Look at history. Read things like the law codes of Ugarit, which makes one realize that the Deuteronomic law of the Old Testament was a model of egalitarianism and enlightenment for its Age.
In theory, law are the rules a society comes up with and enforces for the sake of order and prosperity. In reality, the laws tend to be the rules those in power come up with and enforce for the sake of order and prosperity. At various times in history, those in power have figured out that if those not in power have some legal recourse for grievances, they're less likely to violently overthrow those in power.
You'll see very oppressive laws when the guys in charge are badly outnumbered by the oppressed and feel obliged to use draconian methods to keep them under control. Roman slave laws got a lot more restrictive after Spartacus's rebellion.
Or the protagonist is arrested because of a plainly ridiculous, vague, and obtuse law that doesn’t apply to what she actually did.
This happens in the Real World when you have an obsolete law that is no longer relevant, so no one actually enforces it, but it's still on the books. Then it gets used to persecute someone the guy with the lawbook doesn't like... (c.f. various state laws against Sodomy)
At various times in history, those in power have figured out that if those not in power have some legal recourse for grievances, they're less likely to violently overthrow those in power.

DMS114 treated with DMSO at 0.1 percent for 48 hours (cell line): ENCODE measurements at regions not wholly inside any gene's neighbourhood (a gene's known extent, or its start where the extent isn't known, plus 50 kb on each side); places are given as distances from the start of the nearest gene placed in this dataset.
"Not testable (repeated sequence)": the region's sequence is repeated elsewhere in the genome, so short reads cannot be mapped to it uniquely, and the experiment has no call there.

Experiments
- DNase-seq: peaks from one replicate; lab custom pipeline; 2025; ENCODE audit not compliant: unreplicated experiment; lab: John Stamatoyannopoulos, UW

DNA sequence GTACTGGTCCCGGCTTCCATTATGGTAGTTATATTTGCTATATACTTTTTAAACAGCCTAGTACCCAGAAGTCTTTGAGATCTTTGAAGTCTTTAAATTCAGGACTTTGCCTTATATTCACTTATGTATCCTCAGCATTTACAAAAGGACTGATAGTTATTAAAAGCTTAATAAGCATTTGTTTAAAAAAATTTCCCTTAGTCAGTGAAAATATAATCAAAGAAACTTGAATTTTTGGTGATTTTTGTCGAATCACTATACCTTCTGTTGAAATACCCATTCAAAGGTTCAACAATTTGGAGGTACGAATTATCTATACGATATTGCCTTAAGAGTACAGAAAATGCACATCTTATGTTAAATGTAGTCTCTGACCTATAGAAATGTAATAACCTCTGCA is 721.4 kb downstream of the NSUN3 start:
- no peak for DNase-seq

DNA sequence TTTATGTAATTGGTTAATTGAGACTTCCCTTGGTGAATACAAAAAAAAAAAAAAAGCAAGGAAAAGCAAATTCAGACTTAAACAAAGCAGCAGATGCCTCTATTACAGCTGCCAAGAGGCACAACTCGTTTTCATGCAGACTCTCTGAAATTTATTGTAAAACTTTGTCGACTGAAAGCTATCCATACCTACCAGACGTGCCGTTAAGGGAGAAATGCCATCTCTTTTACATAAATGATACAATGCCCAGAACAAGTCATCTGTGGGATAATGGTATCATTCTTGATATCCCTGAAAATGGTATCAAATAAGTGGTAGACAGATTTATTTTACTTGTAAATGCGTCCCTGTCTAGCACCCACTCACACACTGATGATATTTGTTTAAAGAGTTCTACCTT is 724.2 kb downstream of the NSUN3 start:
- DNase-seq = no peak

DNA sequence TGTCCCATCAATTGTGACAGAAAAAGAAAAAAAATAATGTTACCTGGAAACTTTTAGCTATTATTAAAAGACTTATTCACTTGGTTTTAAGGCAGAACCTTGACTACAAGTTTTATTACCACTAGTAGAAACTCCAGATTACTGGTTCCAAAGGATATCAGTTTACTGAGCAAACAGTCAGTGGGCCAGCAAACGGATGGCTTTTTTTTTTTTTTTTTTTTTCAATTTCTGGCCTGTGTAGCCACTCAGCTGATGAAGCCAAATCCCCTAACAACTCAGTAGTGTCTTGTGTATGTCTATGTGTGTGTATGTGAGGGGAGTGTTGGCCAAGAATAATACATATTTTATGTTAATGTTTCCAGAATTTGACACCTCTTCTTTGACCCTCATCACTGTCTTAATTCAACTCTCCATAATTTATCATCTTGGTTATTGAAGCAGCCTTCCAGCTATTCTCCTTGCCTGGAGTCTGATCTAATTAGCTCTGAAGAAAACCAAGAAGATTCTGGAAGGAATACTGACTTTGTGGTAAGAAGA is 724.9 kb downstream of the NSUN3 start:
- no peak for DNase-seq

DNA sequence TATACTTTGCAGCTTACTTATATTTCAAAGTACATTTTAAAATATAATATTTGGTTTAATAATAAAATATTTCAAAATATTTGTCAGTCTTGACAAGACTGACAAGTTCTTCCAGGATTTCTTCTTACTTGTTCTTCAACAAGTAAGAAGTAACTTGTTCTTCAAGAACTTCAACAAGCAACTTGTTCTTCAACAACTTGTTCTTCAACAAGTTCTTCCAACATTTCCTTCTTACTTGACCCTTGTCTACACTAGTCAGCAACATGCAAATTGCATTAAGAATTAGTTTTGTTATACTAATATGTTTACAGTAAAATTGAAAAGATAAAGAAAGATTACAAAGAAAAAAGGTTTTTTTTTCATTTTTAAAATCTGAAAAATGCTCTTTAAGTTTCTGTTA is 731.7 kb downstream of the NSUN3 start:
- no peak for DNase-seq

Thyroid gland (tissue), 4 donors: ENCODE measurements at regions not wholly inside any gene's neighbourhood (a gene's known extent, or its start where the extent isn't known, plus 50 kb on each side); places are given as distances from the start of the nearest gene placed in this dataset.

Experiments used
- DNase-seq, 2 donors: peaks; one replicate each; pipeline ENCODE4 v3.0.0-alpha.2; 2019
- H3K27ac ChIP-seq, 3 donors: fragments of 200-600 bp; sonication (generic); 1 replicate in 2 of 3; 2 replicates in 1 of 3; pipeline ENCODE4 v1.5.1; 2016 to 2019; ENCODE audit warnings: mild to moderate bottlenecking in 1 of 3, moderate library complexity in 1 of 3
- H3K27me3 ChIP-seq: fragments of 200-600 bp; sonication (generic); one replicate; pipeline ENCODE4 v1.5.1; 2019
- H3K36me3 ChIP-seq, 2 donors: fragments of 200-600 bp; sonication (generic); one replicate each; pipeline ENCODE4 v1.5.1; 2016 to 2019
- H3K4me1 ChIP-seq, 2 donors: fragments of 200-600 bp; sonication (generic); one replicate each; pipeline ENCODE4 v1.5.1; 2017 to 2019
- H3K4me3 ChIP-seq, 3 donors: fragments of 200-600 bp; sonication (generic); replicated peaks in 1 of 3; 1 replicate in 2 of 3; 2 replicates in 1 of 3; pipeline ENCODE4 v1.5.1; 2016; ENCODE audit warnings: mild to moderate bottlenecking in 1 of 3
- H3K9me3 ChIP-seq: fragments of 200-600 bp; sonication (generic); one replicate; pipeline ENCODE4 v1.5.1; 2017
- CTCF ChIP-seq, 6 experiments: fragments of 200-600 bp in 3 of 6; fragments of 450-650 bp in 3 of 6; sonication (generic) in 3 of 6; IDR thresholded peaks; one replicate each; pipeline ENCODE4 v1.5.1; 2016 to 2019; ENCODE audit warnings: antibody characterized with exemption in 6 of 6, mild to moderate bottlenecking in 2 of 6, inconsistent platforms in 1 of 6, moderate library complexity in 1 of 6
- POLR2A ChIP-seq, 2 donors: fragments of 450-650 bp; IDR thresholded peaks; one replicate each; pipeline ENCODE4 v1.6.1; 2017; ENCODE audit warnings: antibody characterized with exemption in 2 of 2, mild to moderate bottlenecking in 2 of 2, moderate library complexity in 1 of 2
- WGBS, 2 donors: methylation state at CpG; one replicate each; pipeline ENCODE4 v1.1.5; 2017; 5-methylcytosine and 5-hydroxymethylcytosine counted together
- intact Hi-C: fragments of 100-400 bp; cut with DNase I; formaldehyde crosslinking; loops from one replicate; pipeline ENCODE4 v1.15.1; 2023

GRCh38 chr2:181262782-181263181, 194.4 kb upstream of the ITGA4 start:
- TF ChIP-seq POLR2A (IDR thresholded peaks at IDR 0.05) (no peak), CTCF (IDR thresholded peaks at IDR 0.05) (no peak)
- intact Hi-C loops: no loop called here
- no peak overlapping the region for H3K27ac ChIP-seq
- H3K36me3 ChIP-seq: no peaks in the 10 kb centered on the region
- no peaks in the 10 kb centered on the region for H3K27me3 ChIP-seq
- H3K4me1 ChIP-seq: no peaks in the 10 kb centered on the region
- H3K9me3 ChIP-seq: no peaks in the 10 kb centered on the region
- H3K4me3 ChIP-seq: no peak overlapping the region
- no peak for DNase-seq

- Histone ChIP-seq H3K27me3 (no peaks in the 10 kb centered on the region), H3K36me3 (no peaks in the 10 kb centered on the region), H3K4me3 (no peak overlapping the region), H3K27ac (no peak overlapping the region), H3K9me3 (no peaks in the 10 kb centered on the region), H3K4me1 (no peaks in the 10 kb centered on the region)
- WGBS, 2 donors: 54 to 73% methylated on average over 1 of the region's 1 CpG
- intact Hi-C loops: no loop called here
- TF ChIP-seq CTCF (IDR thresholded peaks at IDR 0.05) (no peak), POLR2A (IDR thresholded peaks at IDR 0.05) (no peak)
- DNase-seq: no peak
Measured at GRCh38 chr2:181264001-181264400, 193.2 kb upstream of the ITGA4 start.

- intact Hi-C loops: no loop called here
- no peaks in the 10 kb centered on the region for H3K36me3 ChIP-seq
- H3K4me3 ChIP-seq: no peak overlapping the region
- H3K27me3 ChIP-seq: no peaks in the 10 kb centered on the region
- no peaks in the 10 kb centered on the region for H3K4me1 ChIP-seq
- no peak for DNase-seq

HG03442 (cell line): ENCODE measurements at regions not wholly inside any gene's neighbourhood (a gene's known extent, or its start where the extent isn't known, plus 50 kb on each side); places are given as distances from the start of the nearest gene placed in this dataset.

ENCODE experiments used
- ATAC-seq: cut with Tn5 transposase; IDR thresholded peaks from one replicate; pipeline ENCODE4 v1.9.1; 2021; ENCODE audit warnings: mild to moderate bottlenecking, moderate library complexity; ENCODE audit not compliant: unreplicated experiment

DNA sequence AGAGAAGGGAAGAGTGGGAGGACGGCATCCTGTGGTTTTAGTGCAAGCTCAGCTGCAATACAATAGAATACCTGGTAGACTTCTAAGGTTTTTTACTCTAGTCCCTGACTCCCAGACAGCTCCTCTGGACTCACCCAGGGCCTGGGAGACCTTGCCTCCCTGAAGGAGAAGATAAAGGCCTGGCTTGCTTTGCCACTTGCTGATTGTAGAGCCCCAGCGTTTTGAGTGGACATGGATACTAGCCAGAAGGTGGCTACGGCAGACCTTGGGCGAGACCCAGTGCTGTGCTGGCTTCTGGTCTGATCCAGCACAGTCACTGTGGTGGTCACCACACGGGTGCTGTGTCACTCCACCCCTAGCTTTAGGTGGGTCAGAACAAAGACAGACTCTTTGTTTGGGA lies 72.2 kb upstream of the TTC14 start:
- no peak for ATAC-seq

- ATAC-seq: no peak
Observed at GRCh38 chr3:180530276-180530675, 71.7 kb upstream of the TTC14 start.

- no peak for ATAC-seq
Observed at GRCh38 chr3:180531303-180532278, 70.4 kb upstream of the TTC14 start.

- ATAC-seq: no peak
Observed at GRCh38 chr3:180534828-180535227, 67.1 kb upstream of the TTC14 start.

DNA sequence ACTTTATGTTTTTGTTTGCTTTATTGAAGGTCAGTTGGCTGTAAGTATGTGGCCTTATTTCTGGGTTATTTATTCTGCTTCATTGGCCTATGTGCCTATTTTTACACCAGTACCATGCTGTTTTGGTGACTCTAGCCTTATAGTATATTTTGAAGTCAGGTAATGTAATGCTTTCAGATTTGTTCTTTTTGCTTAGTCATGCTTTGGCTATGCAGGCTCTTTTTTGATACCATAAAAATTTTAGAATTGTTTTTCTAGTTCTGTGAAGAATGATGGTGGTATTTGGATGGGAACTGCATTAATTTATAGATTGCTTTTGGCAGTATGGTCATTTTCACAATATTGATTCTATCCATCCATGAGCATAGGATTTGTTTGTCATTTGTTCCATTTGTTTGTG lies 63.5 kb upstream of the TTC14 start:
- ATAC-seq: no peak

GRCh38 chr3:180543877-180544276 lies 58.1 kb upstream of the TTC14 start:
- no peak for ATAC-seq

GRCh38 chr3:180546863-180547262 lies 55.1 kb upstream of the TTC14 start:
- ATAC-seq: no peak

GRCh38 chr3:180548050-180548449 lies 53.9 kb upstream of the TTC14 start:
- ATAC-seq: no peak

Exactly. But we rarely see that; most of the time it's just the powerful abusing the law so outrageously that I'm astonished there's not been a revolt. The people would probably figure they have nothing to lose by fighting, at this point.
This happens in the Real World when you have an obsolete law that is no longer relevant, so no one actually enforces it, but it's still on the books.
Yes, but the key phrase in my complaint is "plainly ridiculous." If the heroine's opponents are going to go to the trouble of applying an outdated law to take up her time, they should be smart enough that they're not selecting something that's self-evidently dumb.
Note that in the real world, taking advantage of an obsolete law doesn't always work out well. Example: A Hudson Valley landowner realized that a bunch of farmers owed him feudal dues -- which were way overdue. (This was after NYState had already passed a law to abolish feudalism. And feudalism had never taken hold in that area.)
The result: the Tin Horn Rebellion, during which farmers and their allies disguised themselves as Indians to fight back against this kind of crap. Indirect results included part of the impetus for forming the Anti-Masonic Party (whose first and only Presidential candidate was a Mason....)
Oh -- and a law was passed against disguising oneself as an Indian. Which was used in New York City (through the 1960s, I think) to arrest gay men who wore makeup.